February 1, 2017
Colleges of Agriculture and Veterinary Medicine convene experts to enhance sustainability of crops-livestock systems
Two colleges at Kansas State University, Agriculture and Veterinary Medicine, have joined forces and expertise for a common mission. Together they had an inaugural Sustainable Crops-Livestock Systems Summit at the K-State Alumni Center on Jan. 9.
"Sustainability means that the needs of the present are met without compromising the needs of future generations," said Keith Hamilton, executive director of international agricultural programs in the College of Veterinary Medicine. "Today, sustainability, including a sustainable food supply, is the biggest long-term challenge facing humanity. As demands on the agriculture sector continue to be driven by population growth, ecosystems are being pushed beyond their limits. The demand on agriculture and the stress on ecosystems is further exacerbated by inefficiencies and losses along the food chain and the negative impacts of human agricultural activity."
"Collectively K-State has the breadth and depth of knowledge and the multidisciplinary profile to address some of the biggest challenges facing the sustainability of food delivery, which also address many of the UN Sustainable Development Goals," said Nina Lilja, associate dean of international agricultural programs in the College of Agriculture. "As an example, the U.S. Agency for International Development has made an investment of over $100 million by awarding four Feed the Future Innovation Labs to K-State. These labs are a testament to K-State's ability to tackle some of the world's greatest challenges in agriculture and food security, and build on our expertise in Sorghum and Millet, Wheat Genomics, Reduction of Post-Harvest Loss and Sustainable Intensification."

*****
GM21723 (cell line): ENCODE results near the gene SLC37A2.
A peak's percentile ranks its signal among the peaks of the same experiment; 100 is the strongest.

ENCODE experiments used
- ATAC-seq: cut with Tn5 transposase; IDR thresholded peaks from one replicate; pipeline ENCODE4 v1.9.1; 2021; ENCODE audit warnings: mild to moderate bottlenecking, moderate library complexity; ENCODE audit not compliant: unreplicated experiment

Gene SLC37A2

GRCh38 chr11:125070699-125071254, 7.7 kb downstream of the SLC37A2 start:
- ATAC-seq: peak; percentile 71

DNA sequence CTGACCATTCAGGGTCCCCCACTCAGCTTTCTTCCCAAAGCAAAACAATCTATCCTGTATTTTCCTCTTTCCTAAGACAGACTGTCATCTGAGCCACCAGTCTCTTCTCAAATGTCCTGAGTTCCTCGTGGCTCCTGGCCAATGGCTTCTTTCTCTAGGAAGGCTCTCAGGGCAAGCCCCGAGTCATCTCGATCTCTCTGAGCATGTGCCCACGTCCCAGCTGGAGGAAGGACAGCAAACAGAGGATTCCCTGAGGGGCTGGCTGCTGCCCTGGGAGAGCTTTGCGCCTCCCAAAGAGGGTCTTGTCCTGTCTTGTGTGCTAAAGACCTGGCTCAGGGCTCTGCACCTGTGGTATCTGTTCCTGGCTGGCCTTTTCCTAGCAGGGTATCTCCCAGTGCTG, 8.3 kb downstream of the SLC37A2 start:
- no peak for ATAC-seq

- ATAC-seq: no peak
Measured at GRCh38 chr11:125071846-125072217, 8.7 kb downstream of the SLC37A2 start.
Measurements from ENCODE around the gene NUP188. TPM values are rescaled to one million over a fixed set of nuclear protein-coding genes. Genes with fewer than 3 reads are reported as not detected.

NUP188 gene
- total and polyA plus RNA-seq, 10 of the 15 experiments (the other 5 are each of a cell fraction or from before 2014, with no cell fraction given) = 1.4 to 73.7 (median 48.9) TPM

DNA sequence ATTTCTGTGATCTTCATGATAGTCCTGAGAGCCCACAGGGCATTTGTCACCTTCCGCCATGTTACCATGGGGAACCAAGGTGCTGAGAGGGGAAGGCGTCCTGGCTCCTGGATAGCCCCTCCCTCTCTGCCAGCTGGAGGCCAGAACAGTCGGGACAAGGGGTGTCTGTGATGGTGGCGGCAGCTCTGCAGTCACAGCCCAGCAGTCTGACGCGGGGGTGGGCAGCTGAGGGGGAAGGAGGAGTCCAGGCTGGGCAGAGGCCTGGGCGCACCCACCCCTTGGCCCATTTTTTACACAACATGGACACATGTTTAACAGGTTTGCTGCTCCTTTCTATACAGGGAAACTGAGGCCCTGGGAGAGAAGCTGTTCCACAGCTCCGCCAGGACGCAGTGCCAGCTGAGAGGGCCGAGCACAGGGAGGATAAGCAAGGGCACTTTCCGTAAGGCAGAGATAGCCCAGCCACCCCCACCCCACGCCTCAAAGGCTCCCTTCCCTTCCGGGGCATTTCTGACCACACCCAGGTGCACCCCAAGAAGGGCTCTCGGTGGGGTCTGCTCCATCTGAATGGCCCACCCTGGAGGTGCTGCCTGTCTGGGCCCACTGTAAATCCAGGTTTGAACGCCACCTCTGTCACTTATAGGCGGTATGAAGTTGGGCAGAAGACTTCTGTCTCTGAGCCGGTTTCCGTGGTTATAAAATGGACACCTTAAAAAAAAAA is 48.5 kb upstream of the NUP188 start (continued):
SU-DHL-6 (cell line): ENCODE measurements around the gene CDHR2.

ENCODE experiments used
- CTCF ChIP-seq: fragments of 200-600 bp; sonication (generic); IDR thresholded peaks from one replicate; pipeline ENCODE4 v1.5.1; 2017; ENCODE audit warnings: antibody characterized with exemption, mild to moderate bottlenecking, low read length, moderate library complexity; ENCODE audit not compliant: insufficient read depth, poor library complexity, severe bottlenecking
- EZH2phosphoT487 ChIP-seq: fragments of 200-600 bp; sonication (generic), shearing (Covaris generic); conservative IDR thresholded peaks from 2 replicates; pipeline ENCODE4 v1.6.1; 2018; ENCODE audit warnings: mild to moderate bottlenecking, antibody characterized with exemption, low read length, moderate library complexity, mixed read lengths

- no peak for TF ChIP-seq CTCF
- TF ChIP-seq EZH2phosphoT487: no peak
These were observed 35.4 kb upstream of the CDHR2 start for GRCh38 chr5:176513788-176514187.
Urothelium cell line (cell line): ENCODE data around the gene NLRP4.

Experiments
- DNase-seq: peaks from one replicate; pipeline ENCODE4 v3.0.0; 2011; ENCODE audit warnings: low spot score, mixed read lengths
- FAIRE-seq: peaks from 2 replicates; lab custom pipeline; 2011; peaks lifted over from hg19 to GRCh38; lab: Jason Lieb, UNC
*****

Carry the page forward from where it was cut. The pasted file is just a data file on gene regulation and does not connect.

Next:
Gary Pierzynski, head of the agronomy department, reminded the group that the summit was the next step following the success of a small multidisciplinary focus group meeting in summer 2016.
The colleges convened experts from across campus to look for ways to improve and enhance the sustainability of mixed crop-livestock systems both nationally and internationally. A pair of renowned international experts were brought in to jumpstart the summit and stimulate group exercises that followed the presentations.
Pierre Gerber, senior livestock specialist at the World Bank, examined trends in feed systems, land usage and impact of greenhouse gas emissions. He highlighted that today, agriculture contributes an estimated 13 percent of total global greenhouse gas emissions. If immediate action is not taken, projections suggest that by 2050 agriculture and land use changes will contribute 70 percent of total greenhouse gas emissions globally.
Marjatta Eilitta, deputy director of the U.S. Agency for International Development's Feed the Future Innovation Lab for Livestock Systems at the University of Florida, addressed sustainable improvements in productivity, health, marketing and consumption to alleviate poverty and improve nutrition of vulnerable livestock holders in target countries, such as Niger, Ethiopia, Tanzania and Cambodia.
In addition to the two guest presenters, Deon van der Merwe, associate professor in the College of Veterinary Medicine, spoke to the group via Skype from the Netherlands to share a success story about the benefits of cross-college collaborations.
"Our objective is to engage, maintain and further develop a guiding coalition or network on sustainable crop-livestock systems, and to steer K-State toward recognition as a national leader in the delivery and adoption of science and technology which improves the sustainability of crop-livestock systems," Lilja said. "The participation from both colleges was excellent."
The summit participants divided into 10 tables, each of which had a similar multidisciplinary profile, including soil science, water science, animal production, crops, climate, epidemiology, infectious diseases and bio-engineering. Then each group looked at the critical questions that could be addressed at a future symposium, the strengths the university offers for making advances in sustainable crop-livestock systems, and they provided specific multidisciplinary research ideas which would address serious research gaps.
"The groups identified several strengths at K-State," Pierzynski said. "We developed a valuable list of baseline tools and knowledge and several ideas for research projects."
The next steps are currently being discussed and include ideas such as the further development of research ideas, a collective response to calls for proposals, the formation of a steering group, brownbag seminars, and an International Symposium on Sustainable Crop-Livestock Systems in 2018.
More information about the summit is available online.